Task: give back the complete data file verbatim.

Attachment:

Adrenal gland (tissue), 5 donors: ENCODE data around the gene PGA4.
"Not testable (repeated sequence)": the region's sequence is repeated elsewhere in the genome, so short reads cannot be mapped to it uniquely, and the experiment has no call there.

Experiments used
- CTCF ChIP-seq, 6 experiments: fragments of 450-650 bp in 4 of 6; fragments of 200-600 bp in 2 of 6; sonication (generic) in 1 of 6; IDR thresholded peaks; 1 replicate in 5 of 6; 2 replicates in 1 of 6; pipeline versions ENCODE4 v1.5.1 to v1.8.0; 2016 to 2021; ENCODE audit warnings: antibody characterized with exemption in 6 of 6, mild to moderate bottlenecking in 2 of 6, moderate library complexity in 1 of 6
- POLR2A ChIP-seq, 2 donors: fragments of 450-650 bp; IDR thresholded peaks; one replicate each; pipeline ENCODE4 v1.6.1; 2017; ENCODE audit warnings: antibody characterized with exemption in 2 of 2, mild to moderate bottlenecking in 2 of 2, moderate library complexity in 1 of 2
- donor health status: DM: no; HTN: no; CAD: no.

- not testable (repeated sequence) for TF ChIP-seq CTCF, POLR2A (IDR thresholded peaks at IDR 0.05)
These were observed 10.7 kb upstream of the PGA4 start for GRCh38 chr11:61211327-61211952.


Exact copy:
Adrenal gland (tissue), 5 donors: ENCODE data around the gene PGA4.
"Not testable (repeated sequence)": the region's sequence is repeated elsewhere in the genome, so short reads cannot be mapped to it uniquely, and the experiment has no call there.

Experiments used
- CTCF ChIP-seq, 6 experiments: fragments of 450-650 bp in 4 of 6; fragments of 200-600 bp in 2 of 6; sonication (generic) in 1 of 6; IDR thresholded peaks; 1 replicate in 5 of 6; 2 replicates in 1 of 6; pipeline versions ENCODE4 v1.5.1 to v1.8.0; 2016 to 2021; ENCODE audit warnings: antibody characterized with exemption in 6 of 6, mild to moderate bottlenecking in 2 of 6, moderate library complexity in 1 of 6
- POLR2A ChIP-seq, 2 donors: fragments of 450-650 bp; IDR thresholded peaks; one replicate each; pipeline ENCODE4 v1.6.1; 2017; ENCODE audit warnings: antibody characterized with exemption in 2 of 2, mild to moderate bottlenecking in 2 of 2, moderate library complexity in 1 of 2
- donor health status: DM: no; HTN: no; CAD: no.

- not testable (repeated sequence) for TF ChIP-seq CTCF, POLR2A (IDR thresholded peaks at IDR 0.05)
These were observed 10.7 kb upstream of the PGA4 start for GRCh38 chr11:61211327-61211952.